• Connecticut ranked 11th nationally in income growth for the 3rd quarter of 2016 based on personal income statistics released by the Bureau of Economic Analysis on Dec. 20. Among the New England states, only Massachusetts and New Hampshire outpaced Connecticut’s growth. Connecticut’s annualized personal income growth based on 3rd quarter results was 4.9 percent. While this is still off the pace of the last recovery period, it continues a recent pattern of quarterly improvement.


• Personal income statistics for 4th quarter personal income growth will be released on March 28.


• According to a Jan. 24 release from CT Realtors, Connecticut single-family residential home sales increased 2.4 percent in December 2016 from the same month a year earlier. The median sale price also posted an increase of 3.6 percent to $248,750. This marks the fourth consecutive month of price increases, and it reverses a persistent trend of monthly declines in home prices over the past several years. Townhouse and condominium sales increased 12.4 percent in December and prices increased 14.1 percent to $166,000.
• The National Association of Realtors (NAR) reported that U.S. sales of existing homes including condominiums had the best sales volume in more than a decade. This came despite a 2.8 percent decline in December sales. The median price for existing homes in December was up 4% to $232,200. This was the 58th consecutive month of price increase.
• A solid national job market and exceptionally low mortgage rates are credited with the solid national housing performance in 2016. The December slowdown is attributed to some upward movement in interest rates, rising home prices, and low inventories. Inventory dropped by almost 11 percent in December, inventories are at the lowest level since 1999 when the Association began tracking inventory totals.

Consumers

• Retail spending growth advanced a strong 0.6 percent in December from the previous month, and 4.1 percent from December of 2015. Sales for 2016 were up 3.3 percent from 2015.
• The strongest December gains were posted in non-store retailers (on-line shopping) and car dealers. Department stores once again suffered the largest drop in consumer spending.
• The chart below shows the last three months of retail sales activity, with a focus on sales excluding and including automobiles.

• Consumer confidence in January 2017 is at its highest level at the start of a new year since 2004.
• The current conditions index, which measures Americans’ perceptions of their personal finances, increased to 112.5 from 111.9 in the prior month.
• The gauge of expectations six months from now declined to 88.9 from 89.5 in December that was the highest in almost two years.


• The Federal Reserve Bank reported on Jan. 9 that consumer credit expanded at a seasonally adjusted annual rate of 7.9 percent, or $24.6 billion, in November. Revolving credit like credit cards jumped 13.5 percent while non-revolving credit such as car and student loans rose 5.9 percent.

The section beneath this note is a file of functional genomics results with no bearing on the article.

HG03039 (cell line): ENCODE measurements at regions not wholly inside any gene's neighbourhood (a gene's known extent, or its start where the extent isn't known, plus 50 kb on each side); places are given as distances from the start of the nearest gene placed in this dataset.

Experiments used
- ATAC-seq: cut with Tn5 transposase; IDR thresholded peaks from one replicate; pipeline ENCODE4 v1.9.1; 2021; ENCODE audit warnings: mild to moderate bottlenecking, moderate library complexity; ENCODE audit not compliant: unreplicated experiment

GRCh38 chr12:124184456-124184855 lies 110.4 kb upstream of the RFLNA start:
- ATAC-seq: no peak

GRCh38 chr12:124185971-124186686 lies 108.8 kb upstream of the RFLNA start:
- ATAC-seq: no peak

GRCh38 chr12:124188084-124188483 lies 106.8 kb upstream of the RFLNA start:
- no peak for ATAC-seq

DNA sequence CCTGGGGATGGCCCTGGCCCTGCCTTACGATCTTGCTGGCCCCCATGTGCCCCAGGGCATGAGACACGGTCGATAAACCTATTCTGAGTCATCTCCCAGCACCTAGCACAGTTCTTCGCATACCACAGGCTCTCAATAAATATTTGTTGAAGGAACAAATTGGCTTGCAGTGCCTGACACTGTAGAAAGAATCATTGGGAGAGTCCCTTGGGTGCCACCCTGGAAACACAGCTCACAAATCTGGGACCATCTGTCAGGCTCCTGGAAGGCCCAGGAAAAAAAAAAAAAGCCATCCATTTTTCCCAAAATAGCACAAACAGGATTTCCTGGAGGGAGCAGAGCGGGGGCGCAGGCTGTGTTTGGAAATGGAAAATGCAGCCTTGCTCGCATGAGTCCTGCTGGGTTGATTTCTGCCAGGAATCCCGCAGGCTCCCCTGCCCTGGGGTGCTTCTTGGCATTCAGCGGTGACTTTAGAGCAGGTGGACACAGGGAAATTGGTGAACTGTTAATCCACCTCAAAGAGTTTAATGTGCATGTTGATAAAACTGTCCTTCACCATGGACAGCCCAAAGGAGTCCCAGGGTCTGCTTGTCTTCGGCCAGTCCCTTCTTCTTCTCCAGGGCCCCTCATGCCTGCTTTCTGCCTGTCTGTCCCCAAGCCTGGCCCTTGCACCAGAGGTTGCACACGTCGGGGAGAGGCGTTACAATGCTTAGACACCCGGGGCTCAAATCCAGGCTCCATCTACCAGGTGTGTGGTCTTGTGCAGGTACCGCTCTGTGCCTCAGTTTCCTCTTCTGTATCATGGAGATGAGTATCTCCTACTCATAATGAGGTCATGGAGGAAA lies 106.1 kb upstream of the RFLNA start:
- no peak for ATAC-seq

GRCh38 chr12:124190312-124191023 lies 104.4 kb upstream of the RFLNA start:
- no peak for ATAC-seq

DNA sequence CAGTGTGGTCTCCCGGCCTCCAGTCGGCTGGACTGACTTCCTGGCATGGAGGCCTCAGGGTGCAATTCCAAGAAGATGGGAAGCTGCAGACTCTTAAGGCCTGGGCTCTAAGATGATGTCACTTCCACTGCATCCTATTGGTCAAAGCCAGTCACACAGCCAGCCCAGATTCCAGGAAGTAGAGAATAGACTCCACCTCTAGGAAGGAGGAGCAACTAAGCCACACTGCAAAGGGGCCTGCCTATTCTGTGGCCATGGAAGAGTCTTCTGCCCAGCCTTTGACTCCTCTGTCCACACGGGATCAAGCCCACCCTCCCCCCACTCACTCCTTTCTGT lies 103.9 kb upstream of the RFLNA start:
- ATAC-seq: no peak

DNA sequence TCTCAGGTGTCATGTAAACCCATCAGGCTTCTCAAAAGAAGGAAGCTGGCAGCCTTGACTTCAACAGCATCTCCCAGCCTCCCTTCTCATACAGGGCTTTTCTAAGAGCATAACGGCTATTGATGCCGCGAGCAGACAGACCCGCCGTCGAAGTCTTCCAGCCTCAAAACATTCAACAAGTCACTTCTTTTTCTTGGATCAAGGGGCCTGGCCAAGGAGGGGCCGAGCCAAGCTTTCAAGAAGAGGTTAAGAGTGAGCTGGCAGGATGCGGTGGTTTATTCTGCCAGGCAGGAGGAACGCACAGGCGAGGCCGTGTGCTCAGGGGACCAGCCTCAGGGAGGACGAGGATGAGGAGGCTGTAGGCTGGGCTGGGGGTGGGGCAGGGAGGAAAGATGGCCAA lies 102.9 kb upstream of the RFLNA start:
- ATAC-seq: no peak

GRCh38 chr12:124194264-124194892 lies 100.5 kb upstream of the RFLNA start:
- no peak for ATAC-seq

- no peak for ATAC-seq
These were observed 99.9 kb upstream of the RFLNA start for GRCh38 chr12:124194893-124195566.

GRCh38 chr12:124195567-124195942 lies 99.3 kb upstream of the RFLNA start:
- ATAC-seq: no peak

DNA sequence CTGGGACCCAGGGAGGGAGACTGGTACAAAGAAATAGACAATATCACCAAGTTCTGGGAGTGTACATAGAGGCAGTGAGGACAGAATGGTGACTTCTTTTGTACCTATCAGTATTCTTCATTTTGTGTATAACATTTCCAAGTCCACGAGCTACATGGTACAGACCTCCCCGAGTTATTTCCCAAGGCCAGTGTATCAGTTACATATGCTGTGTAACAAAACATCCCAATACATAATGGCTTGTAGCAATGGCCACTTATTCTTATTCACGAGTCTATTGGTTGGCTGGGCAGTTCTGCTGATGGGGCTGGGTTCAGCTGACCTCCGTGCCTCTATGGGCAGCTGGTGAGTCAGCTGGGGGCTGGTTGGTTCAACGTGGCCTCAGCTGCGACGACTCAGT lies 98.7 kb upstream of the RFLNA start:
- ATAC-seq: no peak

Business and Economic Growth

• According to the Jan. 27 advance estimate from the Bureau of Economic Analysis, GDP in the 4th quarter of 2016 grew at a 1.9 percent annual rate. The growth rate in the 3rd quarter was 3.5 percent.
• The deceleration in real GDP in the fourth quarter reflected a downturn in exports, an acceleration in imports, a deceleration in personal consumption expenditures, and a downturn in federal government spending that were partly offset by an upturn in residential fixed investment, an acceleration in private inventory investment, an upturn in state and local government spending, and an acceleration in nonresidential fixed investment.

• Corporate profits also continued rebounding in the 3rd quarter. Profits rose 5.8 percent on a quarterly basis and were 2.1 percent above the 3rd quarter of last year.
• Third-quarter earnings gains were led by technology, utilities, basic materials, financial and consumer-discretionary companies. Real estate, health care and financials showed the most improvement in revenue.
• Corporate profits have been constrained in recent years by various forces including weak global growth, a strong dollar, and slumping commodity prices that contracted the energy and agriculture sectors. But business earnings have shown signs of stabilization this year as some of those past pressures have weakened.

• The Commerce Department reported that orders for durable goods—products designed to last longer than three years, such as machinery or minivans—fell 0.4 percent in December from a month earlier to a seasonally adjusted $227.02 billion.
• The decline was unexpected. Economists surveyed by The Wall Street Journal had forecast a 2.3 percent increase in overall orders. But orders for defense capital goods, a highly volatile category, fell 33.4 percent last month, the largest one-month drop since May 2014.
• Excluding defense, orders rose a healthier 1.7 percent in December from November. For all of 2016, overall durable-goods orders fell 0.3 percent from the prior year.
• An important proxy for business investment, orders for nondefense capital goods excluding aircraft, rose 0.8 percent last month, the third straight monthly increase. Orders in the category still fell for the year.
• The service-sector, which is the largest sector of the economy, continued to growth in January. The Markit Flash Services PMI signaled a positive start to 2017. Service providers were more upbeat about the business outlook than at any time since May 2015. Inflationary pressures eased in December but have generally been at higher levels over the last year-and-a-half. There was also a strong increase in new work orders.



Stock Market

• Estimated and final income tax payments account for approximately 40 percent of total state income tax receipts. Both the estimated and final payments had a negative rate of growth in Fiscal Year 2016.
• The two large estimated income tax payments for Fiscal Year 2017 have been deposited. Estimated payments through the 3rd week of January, net of accrual activity, were down 9.2 percent from last year. As can been seen from the graph, it is typical for final income tax payments to follow the direction of estimated payments. The bulk of final payments will not be received until April.
• Current consensus revenue estimates rely on positive growth in final income tax payments in Fiscal Year 2017. Because of the suppressed tax liability in the 2015 tax year due in part to significant stock market corrections, it is assumed that taxpayers may apply safe harbor provisions to delay the payment of their full 2016 tax liability until April.

• The graphs below show the year-to-date movement in the DOW and the S&P respectively at this writing.